By CHELSEA FLEISCHMAN
The compost system behind Robertson Field saves the college an estimated $51,000 annually by reducing food waste, according to Sustainability Coordinator Kelly Boulton.
The green machine, Pennsylvania’s first college-owned in-vessel composting operation designed for food scraps, composts about 1000 pounds of food each day, including paper compostables, raw kitchen food prep from McKinley’s and extra food from Brooks Dining Hall.
Acquired through a state grant nearly 11 years ago, the in-vessel composter and its operating facility cost $247,000 at the time of purchase, according to Boulton.
Other supplies were included in the compost operation purchase as well, including the building and cement pad where the composter now resides, according to Boulton.
“Because of the composter, I think we’re far ahead of other campuses when it comes to food waste,” said Boulton. “Certainly we waste some, but we turn it into a valuable fertilizer for the campus.”
Environmental Science Professor Rich Bowden said the process is not much different from his own at home composter. It’s just on a much larger scale.
“It’s a big meshed box and in it goes and I don’t care how long it takes to rot and every once and a while I just pull stuff out,” he said. “But here, we have so much going through that you want to make it happen a little faster.”
After each day’s worth of waste is mixed at the top of the machine, it is dropped onto one of 14 trays that rotate it through the composter as a solid block.
The process takes approximately 21 days because of the stainless steel machine’s internal temperature and moisture control. The compost is maintained at about 65 percent moisture and an optimal 132 degrees Fahrenheit, according to Rick Porter, compost operator.
The benefits for composting are three-fold: compost tea, top soil, and reduced garbage transportation costs.
Ten feet from the in-vessel composter is a “tea-brewer.”
“We actually put compost in there, and it runs on those fish tank pumps,” Porter said. “You add different food that makes the microorganisms expand. You’re flushing out the compost into the tea, just like a tea bag.”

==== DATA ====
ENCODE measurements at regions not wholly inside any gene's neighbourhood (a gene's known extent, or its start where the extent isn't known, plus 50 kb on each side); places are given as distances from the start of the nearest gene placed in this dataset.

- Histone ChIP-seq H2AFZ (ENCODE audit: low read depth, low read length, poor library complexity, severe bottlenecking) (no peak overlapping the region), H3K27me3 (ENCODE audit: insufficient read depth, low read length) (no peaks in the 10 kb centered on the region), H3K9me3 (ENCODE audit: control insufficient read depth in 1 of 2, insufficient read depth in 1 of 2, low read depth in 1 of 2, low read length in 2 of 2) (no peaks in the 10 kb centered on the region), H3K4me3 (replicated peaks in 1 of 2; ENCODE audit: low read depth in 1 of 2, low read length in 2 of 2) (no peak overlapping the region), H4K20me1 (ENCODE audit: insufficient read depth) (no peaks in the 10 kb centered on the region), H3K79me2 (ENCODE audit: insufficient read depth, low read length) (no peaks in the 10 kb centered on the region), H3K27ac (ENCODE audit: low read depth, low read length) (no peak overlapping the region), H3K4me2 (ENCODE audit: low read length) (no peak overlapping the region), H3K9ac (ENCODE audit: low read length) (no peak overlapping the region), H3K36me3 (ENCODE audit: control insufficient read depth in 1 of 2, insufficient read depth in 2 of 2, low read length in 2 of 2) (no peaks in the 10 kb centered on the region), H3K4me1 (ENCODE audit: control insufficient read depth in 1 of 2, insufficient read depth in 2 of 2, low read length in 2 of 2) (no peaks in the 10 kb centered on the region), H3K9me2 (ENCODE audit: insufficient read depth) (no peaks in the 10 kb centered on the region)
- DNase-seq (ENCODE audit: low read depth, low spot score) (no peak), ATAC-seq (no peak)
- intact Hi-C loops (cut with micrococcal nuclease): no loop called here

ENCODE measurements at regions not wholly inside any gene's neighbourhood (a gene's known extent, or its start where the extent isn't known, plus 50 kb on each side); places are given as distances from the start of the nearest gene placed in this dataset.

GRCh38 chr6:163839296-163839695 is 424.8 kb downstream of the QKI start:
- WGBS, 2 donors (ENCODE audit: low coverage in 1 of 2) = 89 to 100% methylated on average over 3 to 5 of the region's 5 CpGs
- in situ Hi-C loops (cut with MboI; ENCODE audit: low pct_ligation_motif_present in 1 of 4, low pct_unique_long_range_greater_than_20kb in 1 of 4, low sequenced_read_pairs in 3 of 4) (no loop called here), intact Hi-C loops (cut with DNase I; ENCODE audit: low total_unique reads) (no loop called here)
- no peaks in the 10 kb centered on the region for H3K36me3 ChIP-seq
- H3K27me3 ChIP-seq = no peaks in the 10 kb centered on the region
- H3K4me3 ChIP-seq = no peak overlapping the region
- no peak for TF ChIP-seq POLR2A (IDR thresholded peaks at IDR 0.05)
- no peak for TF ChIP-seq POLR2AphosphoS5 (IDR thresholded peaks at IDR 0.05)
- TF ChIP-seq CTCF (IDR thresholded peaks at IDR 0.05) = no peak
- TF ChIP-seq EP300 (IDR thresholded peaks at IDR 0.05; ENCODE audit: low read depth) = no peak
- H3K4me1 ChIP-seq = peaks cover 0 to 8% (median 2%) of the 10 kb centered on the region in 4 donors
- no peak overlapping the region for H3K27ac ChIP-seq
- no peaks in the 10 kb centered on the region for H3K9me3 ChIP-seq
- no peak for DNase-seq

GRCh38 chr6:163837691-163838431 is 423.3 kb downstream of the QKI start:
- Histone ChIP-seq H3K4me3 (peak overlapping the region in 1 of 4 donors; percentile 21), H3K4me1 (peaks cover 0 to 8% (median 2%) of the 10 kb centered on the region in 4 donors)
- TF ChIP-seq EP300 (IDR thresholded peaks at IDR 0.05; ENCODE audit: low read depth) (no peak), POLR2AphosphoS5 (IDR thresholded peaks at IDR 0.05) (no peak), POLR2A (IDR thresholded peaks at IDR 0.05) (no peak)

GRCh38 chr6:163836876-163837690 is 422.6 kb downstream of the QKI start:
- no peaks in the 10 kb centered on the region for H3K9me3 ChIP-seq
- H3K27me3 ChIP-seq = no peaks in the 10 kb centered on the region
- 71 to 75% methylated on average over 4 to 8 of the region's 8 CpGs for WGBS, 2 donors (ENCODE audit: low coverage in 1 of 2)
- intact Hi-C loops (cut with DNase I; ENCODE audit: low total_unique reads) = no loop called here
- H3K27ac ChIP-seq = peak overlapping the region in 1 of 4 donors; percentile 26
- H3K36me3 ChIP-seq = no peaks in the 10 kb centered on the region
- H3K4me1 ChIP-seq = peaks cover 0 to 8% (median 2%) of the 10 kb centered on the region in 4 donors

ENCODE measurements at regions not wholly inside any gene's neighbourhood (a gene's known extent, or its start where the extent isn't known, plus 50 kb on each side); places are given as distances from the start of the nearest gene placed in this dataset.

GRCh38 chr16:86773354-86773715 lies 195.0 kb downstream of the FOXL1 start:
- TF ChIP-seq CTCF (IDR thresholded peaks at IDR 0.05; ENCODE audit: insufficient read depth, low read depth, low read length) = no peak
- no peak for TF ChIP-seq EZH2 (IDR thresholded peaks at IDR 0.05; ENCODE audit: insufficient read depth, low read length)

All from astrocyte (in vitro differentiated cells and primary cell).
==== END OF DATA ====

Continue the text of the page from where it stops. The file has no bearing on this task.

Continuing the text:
He said the compost is also used as topsoil for the numerous construction areas on campus, and also in fertilizing the plants and trees.
“Our ‘back of the envelope’ calculation showed a $51,000 savings annually due to not having to pay hauling costs, not having to purchase chemical fertilizers or topsoil,” said Boulton.
Rick Porter is the compost operator. He said that the ratio of wood chips to food by volume is two to one, but because the food weighs so much more, there’s actually more food than wood chips. The average food tote weighs in at around 150 pounds. He’s had bins that were closer to 300 pounds, though the stress of the extra weight causes the bins to snap as they are lifted into the compost mixer.
“I have lost them into the mixer because they’re just so heavy,” he said. “So they’re only allowed to fill them so far, and that makes it so much easier because it would be hard to get enough wood chips into the machine to equalize 300 pounds of food.”
Every day, Porter drives around to each of the four loading docks and collects the food or paper filled “totes”. He said there are about 60 totes that circulate between the docks and the compost site each day. He said that in one day he typically picks up three or four totes from Brooks, one food tote from McKinley’s, and two or three compostable-paper filled totes from McKinley’s as well. He also picks up bins of animal remains from the rat labs in Carnegie and Steffee halls.
Both Boulton and Porter said that McKinley’s has too much paper waste for the composter to handle.
“If we have too much paper it just simply goes in the dumpster because there’s nothing we can do with it. It would just keep piling up there.” said Porter.
He said there has been talk of purchasing a shredder or grinder for all the paper waste, which would eliminate the need for local wood chips; however, too many students continue to throw glass bottles in the compost bins.
“Because if we get them in there and run it through a grinder, to make the paper less bulky, then we’re breaking that glass and there’s no way to get the glass back out of the compost because it would just keep getting finer and finer,” he said.